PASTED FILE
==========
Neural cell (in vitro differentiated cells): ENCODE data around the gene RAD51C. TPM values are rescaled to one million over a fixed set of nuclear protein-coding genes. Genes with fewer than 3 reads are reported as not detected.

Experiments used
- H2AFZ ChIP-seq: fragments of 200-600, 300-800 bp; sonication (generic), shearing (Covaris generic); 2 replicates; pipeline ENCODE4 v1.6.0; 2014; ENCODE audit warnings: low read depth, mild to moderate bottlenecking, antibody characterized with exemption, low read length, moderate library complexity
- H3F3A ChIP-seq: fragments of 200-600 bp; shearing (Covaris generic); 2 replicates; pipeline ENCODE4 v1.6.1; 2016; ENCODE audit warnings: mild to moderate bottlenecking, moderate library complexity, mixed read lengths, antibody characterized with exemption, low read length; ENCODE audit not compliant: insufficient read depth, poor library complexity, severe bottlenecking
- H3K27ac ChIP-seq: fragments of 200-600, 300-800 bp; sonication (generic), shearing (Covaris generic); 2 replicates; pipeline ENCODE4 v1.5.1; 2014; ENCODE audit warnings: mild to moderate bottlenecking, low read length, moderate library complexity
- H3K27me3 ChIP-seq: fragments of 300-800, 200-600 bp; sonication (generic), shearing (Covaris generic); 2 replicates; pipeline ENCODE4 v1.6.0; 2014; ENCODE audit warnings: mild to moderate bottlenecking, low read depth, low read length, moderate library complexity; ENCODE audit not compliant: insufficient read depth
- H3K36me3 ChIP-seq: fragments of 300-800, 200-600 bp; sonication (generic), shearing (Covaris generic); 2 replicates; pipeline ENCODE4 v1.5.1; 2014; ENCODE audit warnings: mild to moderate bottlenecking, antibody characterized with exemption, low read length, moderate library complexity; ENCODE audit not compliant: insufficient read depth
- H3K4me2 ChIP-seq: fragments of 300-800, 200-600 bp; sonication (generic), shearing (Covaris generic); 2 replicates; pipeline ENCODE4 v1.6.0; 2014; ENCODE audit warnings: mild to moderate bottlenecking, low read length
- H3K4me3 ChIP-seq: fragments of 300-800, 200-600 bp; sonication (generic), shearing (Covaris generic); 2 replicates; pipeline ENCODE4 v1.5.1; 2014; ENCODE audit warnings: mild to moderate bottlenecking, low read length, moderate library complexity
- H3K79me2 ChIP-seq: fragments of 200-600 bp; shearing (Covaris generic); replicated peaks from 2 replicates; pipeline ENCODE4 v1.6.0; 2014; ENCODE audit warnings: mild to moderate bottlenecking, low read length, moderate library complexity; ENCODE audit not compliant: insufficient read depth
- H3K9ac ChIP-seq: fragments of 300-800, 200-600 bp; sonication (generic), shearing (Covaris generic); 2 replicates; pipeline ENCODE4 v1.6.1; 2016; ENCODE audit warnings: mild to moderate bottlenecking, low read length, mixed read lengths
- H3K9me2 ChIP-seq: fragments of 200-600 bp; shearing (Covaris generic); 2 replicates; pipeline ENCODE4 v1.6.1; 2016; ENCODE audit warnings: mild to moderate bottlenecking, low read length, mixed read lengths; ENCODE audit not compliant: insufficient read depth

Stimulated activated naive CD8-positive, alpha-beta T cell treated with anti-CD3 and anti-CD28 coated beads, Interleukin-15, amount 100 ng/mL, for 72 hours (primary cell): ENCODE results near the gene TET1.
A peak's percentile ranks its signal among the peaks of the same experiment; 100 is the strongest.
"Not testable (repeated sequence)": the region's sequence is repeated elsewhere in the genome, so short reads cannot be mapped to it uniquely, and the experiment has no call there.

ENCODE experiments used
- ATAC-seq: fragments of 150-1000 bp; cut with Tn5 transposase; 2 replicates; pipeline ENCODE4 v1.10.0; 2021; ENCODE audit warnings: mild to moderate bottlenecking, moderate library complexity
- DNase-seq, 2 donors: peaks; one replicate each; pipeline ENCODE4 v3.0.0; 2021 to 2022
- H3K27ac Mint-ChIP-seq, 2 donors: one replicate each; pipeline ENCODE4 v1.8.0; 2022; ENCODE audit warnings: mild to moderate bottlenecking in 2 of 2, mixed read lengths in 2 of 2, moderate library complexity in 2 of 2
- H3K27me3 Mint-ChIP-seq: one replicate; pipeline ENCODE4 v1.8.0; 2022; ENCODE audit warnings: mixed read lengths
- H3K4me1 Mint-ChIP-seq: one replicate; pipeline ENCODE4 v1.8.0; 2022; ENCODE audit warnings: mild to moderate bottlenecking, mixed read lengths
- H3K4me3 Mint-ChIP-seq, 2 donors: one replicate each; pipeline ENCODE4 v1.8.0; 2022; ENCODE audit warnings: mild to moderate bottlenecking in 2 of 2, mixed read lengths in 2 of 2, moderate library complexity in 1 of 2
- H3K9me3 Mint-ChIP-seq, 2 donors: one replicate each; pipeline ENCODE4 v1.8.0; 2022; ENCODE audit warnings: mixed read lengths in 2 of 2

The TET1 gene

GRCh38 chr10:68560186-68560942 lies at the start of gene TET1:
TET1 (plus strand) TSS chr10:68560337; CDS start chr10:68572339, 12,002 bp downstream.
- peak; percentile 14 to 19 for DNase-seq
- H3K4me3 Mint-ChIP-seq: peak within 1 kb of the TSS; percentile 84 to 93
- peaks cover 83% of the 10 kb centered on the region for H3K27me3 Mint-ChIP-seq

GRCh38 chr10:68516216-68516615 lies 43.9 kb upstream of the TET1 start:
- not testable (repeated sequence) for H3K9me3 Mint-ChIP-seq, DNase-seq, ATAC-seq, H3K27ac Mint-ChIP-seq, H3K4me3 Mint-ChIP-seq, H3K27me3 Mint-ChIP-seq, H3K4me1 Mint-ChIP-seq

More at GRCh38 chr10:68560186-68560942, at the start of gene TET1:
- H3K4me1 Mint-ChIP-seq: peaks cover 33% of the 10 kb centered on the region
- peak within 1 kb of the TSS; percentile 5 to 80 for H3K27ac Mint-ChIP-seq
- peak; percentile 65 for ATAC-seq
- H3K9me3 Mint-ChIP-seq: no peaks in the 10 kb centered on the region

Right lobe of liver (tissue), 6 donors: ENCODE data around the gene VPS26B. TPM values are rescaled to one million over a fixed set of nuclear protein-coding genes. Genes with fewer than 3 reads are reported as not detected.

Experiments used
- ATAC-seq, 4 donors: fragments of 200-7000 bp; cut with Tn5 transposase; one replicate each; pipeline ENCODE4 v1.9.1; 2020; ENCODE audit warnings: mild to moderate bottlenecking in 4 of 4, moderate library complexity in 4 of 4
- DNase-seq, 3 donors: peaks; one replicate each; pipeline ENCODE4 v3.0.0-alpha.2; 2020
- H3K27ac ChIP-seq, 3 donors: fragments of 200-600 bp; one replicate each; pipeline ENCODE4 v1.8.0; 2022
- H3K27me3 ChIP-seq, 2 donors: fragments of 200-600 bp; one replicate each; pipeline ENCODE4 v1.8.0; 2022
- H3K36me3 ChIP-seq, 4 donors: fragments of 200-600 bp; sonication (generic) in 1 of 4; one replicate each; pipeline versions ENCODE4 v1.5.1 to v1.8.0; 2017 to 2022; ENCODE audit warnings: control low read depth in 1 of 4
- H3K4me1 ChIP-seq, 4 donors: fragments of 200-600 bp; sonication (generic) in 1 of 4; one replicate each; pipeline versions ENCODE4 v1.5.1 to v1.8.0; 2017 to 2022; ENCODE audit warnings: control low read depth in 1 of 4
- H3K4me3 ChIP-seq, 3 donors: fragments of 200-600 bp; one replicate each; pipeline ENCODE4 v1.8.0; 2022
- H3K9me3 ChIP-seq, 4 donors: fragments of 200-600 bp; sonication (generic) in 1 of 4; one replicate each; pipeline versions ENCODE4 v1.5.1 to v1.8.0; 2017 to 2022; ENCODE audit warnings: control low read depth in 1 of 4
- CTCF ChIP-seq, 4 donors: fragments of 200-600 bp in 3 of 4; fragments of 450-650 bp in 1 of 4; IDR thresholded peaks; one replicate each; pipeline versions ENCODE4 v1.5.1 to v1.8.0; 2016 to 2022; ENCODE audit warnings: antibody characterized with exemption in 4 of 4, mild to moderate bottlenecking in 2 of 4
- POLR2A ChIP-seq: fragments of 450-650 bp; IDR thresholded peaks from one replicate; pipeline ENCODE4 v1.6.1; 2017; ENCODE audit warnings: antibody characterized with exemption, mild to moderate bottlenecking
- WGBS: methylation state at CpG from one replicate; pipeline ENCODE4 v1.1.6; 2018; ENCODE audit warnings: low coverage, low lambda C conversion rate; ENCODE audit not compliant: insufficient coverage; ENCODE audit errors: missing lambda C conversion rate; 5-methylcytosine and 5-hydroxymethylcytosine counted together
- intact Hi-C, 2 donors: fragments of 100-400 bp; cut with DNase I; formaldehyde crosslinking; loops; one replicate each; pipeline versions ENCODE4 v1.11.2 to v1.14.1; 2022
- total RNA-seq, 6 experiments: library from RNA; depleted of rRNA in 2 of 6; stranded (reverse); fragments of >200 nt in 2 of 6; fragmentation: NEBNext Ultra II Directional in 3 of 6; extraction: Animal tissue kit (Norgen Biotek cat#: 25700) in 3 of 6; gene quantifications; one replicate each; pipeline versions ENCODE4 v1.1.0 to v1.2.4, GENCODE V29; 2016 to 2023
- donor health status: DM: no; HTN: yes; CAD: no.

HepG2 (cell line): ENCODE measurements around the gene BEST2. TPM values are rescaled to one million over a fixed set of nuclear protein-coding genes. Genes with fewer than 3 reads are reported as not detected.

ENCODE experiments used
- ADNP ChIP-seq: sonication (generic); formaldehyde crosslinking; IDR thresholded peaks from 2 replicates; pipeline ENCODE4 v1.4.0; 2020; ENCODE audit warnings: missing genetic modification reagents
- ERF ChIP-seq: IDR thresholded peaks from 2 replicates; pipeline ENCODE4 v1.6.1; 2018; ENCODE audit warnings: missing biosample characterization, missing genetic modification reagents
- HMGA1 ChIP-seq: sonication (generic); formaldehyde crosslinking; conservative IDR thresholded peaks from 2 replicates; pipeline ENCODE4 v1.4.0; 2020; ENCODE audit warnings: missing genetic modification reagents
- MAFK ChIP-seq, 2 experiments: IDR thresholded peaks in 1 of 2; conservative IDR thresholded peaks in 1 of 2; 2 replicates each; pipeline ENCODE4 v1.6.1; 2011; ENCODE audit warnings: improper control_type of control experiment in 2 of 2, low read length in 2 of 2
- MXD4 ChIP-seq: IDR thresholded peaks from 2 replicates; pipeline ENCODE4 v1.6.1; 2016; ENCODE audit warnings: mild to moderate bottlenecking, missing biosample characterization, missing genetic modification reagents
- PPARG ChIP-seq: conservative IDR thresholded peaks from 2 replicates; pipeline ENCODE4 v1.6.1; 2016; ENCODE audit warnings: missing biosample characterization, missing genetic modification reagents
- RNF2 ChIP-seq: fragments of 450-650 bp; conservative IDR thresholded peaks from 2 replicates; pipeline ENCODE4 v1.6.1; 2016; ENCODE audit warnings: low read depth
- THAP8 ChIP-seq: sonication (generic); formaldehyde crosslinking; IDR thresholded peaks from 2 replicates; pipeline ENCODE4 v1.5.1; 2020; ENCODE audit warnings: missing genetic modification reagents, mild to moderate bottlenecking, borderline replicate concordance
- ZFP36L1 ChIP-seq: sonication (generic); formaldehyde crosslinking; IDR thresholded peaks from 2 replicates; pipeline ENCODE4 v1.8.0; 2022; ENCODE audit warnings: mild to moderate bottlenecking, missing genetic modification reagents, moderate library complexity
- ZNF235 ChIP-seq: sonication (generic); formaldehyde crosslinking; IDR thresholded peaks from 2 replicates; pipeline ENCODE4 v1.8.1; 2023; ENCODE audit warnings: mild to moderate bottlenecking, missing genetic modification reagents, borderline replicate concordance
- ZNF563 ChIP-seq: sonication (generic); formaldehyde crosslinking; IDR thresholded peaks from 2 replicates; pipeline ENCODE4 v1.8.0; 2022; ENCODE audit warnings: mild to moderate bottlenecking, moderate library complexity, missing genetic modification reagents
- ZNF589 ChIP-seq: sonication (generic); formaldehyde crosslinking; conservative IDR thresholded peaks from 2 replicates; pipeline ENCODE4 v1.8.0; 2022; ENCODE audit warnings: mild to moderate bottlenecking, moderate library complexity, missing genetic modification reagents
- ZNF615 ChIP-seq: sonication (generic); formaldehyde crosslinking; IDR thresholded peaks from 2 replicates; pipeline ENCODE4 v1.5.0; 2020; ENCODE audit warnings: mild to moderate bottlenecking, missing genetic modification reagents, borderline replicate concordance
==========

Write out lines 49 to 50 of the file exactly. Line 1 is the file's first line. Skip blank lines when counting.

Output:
- WGBS: methylation state at CpG from one replicate; pipeline ENCODE4 v1.1.6; 2018; ENCODE audit warnings: low coverage, low lambda C conversion rate; ENCODE audit not compliant: insufficient coverage; ENCODE audit errors: missing lambda C conversion rate; 5-methylcytosine and 5-hydroxymethylcytosine counted together
- intact Hi-C, 2 donors: fragments of 100-400 bp; cut with DNase I; formaldehyde crosslinking; loops; one replicate each; pipeline versions ENCODE4 v1.11.2 to v1.14.1; 2022